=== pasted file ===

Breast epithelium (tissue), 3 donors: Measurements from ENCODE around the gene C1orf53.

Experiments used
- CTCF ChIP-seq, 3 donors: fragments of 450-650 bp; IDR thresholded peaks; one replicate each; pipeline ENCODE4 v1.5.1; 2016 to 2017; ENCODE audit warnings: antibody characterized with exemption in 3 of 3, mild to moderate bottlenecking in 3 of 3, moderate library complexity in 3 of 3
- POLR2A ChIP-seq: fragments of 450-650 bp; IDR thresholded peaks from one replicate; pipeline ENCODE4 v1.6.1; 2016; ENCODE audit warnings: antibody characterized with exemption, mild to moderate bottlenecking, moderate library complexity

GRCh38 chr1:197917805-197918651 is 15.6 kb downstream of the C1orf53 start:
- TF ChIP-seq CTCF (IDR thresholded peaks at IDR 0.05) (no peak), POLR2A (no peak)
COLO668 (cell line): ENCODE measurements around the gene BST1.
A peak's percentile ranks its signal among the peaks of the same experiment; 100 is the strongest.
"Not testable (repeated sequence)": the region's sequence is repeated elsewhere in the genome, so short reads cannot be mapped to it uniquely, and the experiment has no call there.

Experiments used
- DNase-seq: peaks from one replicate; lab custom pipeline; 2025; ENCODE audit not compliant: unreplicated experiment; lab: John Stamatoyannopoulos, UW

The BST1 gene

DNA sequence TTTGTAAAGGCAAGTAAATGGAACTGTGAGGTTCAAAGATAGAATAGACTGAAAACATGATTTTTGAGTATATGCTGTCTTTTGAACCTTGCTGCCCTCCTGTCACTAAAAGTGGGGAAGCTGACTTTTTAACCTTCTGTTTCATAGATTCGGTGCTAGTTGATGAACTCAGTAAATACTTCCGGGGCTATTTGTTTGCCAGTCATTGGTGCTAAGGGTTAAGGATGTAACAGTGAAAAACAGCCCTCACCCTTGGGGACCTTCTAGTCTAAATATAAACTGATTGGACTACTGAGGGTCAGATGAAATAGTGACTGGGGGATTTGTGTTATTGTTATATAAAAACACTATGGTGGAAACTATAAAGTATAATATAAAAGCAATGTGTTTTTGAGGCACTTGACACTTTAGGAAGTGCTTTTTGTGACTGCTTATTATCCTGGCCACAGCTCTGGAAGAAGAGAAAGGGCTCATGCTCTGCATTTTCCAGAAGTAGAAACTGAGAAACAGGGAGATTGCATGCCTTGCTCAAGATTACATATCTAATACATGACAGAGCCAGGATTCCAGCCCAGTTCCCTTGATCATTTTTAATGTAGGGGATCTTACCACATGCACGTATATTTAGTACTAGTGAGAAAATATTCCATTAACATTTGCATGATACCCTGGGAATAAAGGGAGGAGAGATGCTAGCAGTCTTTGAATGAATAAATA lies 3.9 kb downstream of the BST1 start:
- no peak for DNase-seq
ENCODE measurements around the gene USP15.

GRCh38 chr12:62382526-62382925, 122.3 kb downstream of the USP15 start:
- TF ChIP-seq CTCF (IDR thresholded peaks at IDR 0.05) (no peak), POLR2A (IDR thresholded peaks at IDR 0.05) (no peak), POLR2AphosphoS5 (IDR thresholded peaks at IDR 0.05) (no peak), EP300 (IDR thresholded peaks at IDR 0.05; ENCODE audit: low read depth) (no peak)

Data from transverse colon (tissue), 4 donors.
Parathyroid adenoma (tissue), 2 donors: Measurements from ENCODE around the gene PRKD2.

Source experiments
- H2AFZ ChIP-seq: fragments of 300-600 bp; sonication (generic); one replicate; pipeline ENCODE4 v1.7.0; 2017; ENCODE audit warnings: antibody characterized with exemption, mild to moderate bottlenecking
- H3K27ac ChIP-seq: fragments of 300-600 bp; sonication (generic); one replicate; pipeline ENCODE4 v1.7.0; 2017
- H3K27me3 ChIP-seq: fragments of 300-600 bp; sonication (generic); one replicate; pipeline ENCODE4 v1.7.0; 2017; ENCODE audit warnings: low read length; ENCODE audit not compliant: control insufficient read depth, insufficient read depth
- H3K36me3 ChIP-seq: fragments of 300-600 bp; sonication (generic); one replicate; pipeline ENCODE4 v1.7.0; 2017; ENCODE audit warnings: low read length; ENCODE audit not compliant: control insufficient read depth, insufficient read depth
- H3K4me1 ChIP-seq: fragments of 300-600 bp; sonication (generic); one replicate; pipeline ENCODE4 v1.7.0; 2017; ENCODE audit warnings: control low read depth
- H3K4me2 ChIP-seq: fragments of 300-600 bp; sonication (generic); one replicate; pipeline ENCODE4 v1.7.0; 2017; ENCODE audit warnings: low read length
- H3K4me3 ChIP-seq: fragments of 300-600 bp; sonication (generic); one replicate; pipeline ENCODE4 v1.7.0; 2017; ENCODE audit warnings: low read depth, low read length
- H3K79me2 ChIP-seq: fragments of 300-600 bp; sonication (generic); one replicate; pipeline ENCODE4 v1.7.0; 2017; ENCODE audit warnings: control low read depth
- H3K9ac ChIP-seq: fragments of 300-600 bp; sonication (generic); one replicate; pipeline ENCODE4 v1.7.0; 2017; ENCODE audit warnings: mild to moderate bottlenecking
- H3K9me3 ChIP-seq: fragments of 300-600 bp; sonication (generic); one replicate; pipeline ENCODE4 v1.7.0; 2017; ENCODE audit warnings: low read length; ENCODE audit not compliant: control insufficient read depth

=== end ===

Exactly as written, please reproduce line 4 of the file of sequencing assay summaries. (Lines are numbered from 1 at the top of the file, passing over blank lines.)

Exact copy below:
- POLR2A ChIP-seq: fragments of 450-650 bp; IDR thresholded peaks from one replicate; pipeline ENCODE4 v1.6.1; 2016; ENCODE audit warnings: antibody characterized with exemption, mild to moderate bottlenecking, moderate library complexity